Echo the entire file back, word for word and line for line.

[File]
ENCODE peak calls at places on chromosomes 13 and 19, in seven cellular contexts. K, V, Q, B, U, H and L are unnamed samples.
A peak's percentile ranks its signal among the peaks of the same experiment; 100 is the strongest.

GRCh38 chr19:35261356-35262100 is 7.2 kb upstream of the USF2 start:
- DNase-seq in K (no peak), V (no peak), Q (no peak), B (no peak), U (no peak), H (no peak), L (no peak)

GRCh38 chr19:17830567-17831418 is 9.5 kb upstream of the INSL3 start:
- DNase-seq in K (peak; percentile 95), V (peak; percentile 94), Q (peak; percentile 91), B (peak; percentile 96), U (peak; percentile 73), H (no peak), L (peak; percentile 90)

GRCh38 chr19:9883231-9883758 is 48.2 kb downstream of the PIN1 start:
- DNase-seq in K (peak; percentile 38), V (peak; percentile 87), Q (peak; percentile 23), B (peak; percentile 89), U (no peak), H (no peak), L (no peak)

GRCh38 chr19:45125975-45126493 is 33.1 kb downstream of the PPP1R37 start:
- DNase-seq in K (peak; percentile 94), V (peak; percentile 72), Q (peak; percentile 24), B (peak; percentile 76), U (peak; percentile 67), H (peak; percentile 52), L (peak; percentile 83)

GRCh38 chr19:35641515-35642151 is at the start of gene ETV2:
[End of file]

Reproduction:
ENCODE peak calls at places on chromosomes 13 and 19, in seven cellular contexts. K, V, Q, B, U, H and L are unnamed samples.
A peak's percentile ranks its signal among the peaks of the same experiment; 100 is the strongest.

GRCh38 chr19:35261356-35262100 is 7.2 kb upstream of the USF2 start:
- DNase-seq in K (no peak), V (no peak), Q (no peak), B (no peak), U (no peak), H (no peak), L (no peak)

GRCh38 chr19:17830567-17831418 is 9.5 kb upstream of the INSL3 start:
- DNase-seq in K (peak; percentile 95), V (peak; percentile 94), Q (peak; percentile 91), B (peak; percentile 96), U (peak; percentile 73), H (no peak), L (peak; percentile 90)

GRCh38 chr19:9883231-9883758 is 48.2 kb downstream of the PIN1 start:
- DNase-seq in K (peak; percentile 38), V (peak; percentile 87), Q (peak; percentile 23), B (peak; percentile 89), U (no peak), H (no peak), L (no peak)

GRCh38 chr19:45125975-45126493 is 33.1 kb downstream of the PPP1R37 start:
- DNase-seq in K (peak; percentile 94), V (peak; percentile 72), Q (peak; percentile 24), B (peak; percentile 76), U (peak; percentile 67), H (peak; percentile 52), L (peak; percentile 83)

GRCh38 chr19:35641515-35642151 is at the start of gene ETV2: